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Task Force Coordinator Calls Combating Youth Gangs a ‘Community Effort’

A key focus is improved communication among the involved agencies to help ensure a consistent, efficient approach

Interim coordinator Saul Serrano addresses the Santa Barbara City Council on Tuesday in presenting an update on the efforts of the South Coast Task Force on Youth Gangs.

Interim coordinator Saul Serrano addresses the Santa Barbara City Council on Tuesday in presenting an update on the efforts of the South Coast Task Force on Youth Gangs.  (Giana Magnoli / Noozhawk photo)

By Giana Magnoli, Noozhawk Staff Writer | @magnoli |

The South Coast Task Force on Youth Gangs has been coordinating outreach and intervention efforts for at-risk young people since its creation in 2009, and interim coordinator Saul Serrano gave a full report to the Santa Barbara City Council on Tuesday.

Saul Serrano
Saul Serrano

Serrano said collaboration among Santa Barbara County, the Probation Department, the cities of Goleta, Carpinteria and Santa Barbara, and the Community Action Commission is vital to address the issue of youth gangs and gang violence.

“There’s no one agency that can solve the problem ... this is a community effort,” he said.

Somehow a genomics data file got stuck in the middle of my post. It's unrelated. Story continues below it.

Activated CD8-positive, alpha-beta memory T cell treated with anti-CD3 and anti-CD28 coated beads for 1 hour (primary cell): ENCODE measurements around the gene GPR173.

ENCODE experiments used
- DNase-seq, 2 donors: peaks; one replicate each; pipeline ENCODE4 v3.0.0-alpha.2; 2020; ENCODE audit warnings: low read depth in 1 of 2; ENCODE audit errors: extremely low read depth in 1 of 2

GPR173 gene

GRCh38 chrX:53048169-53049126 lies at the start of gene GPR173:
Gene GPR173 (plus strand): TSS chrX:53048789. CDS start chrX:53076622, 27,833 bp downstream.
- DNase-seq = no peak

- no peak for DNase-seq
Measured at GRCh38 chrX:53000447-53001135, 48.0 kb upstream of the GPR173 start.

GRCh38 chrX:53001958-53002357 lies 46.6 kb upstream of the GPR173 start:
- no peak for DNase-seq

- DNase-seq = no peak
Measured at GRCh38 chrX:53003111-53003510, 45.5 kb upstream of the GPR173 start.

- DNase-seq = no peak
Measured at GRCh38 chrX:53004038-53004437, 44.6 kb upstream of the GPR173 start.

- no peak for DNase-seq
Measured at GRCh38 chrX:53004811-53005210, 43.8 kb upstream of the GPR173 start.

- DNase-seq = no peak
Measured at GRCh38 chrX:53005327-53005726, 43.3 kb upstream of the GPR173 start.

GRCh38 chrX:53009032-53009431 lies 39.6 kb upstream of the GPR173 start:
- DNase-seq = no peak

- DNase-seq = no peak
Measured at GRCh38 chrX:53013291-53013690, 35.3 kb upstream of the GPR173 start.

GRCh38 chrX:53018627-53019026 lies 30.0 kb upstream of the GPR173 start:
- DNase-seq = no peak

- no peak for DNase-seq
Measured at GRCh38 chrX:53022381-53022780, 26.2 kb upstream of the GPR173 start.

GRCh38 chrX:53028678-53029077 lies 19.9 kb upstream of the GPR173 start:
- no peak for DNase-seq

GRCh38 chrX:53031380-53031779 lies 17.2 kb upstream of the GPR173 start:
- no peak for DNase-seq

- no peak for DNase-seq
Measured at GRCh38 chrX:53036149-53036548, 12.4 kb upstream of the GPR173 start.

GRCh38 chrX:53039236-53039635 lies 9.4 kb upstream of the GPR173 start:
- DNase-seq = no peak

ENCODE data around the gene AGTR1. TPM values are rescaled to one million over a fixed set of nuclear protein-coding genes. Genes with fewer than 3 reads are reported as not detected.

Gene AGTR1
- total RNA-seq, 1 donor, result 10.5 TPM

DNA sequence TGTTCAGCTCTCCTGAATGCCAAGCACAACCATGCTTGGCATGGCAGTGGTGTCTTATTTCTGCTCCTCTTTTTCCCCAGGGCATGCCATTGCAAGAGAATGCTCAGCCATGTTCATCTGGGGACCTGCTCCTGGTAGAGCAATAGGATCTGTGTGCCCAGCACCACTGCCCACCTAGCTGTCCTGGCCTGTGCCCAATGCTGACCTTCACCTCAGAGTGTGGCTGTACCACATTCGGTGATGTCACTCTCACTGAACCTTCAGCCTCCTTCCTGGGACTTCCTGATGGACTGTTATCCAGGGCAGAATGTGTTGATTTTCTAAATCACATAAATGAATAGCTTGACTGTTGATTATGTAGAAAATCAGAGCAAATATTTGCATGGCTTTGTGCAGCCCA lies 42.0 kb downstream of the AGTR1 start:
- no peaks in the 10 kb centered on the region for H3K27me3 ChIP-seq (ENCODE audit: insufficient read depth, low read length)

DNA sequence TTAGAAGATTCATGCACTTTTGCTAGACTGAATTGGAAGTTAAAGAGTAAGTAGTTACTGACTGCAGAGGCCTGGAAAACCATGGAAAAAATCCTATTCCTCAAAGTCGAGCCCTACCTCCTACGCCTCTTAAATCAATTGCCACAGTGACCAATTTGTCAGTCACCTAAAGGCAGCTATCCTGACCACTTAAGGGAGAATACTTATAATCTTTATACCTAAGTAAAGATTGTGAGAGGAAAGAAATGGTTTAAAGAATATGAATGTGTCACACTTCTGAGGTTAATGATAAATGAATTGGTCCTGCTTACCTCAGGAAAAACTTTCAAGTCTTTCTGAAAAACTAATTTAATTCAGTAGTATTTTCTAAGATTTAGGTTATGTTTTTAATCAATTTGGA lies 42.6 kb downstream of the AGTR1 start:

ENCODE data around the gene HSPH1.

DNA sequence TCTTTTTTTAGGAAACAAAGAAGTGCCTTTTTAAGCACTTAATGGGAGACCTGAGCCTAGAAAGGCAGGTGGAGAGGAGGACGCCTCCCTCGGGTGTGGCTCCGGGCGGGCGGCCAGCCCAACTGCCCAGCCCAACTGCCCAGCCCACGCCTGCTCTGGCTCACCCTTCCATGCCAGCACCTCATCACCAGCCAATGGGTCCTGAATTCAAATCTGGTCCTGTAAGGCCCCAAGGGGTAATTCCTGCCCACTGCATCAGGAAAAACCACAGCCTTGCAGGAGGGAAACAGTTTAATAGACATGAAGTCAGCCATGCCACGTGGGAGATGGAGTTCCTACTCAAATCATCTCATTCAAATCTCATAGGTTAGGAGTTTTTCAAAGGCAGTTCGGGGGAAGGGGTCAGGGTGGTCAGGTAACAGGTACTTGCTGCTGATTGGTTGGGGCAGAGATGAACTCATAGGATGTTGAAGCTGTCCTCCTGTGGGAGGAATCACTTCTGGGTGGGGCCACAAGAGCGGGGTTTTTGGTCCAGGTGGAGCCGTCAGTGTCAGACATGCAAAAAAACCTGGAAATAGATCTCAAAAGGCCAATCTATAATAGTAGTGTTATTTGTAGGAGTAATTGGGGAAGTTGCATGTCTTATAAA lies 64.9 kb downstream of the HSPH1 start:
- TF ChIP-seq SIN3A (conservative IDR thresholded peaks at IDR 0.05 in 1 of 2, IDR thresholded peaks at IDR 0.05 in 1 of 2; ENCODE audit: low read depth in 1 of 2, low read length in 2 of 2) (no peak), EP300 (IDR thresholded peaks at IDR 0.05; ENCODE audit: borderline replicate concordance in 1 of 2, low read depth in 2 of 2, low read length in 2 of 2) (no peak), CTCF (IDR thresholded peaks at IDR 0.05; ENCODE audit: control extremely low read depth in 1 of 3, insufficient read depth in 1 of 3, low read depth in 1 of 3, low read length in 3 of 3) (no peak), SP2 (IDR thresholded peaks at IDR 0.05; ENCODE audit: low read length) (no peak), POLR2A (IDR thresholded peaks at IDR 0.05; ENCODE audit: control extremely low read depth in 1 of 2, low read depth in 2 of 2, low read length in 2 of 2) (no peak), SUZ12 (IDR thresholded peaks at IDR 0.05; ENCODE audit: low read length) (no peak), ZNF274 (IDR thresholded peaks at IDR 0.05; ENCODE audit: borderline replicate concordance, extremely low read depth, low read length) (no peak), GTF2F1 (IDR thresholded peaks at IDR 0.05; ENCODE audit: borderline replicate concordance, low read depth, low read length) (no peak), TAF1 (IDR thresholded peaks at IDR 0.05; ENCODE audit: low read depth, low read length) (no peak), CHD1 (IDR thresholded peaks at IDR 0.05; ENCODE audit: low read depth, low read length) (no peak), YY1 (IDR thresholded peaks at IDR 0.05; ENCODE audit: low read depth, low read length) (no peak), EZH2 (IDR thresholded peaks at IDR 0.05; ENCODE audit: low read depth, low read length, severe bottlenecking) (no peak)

The task force focuses on the 150 or so juvenile offenders who have gang-related terms and conditions for probation, which means a court found them guilty of a gang offense. There are another 750 young people, ages 12 to 18, who are considered at-risk for gang involvement.

Serrano and his staff don’t provide any services; instead, they coordinate prevention and intervention efforts by different agencies in southern Santa Barbara County.

Former task force leader Gus Frias resigned last August after an injury, and Serrano has been interim coordinator since.

The task force now has monthly meetings for its strategy team and plans to create a database for the related programs to keep track of each agency’s work with clients.

UCSB Gevirtz Graduate School of Education psychology coordinator Jill Sharkey is applying for funding and taking the lead on that project, which would help young people check their probation or court appointments and let agencies look for gaps in service.

Assistant City Administrator Marcelo Lopez said groups providing programs don’t communicate with one another as to who is providing what, and a database would help identify service gaps and track each client from program to program. Sharkey said it would also help the task force measure results and get accurate information on how many people are being served.

Each group works with these kids but doesn’t know how services overlap, Sharkey said, so she’s working with a software developer to create a database to share information but protect secure information. Juveniles with gang terms and conditions on their probation will be recruited for the database project and services, hopefully with help from the Superior Court in the future, according to Sharkey.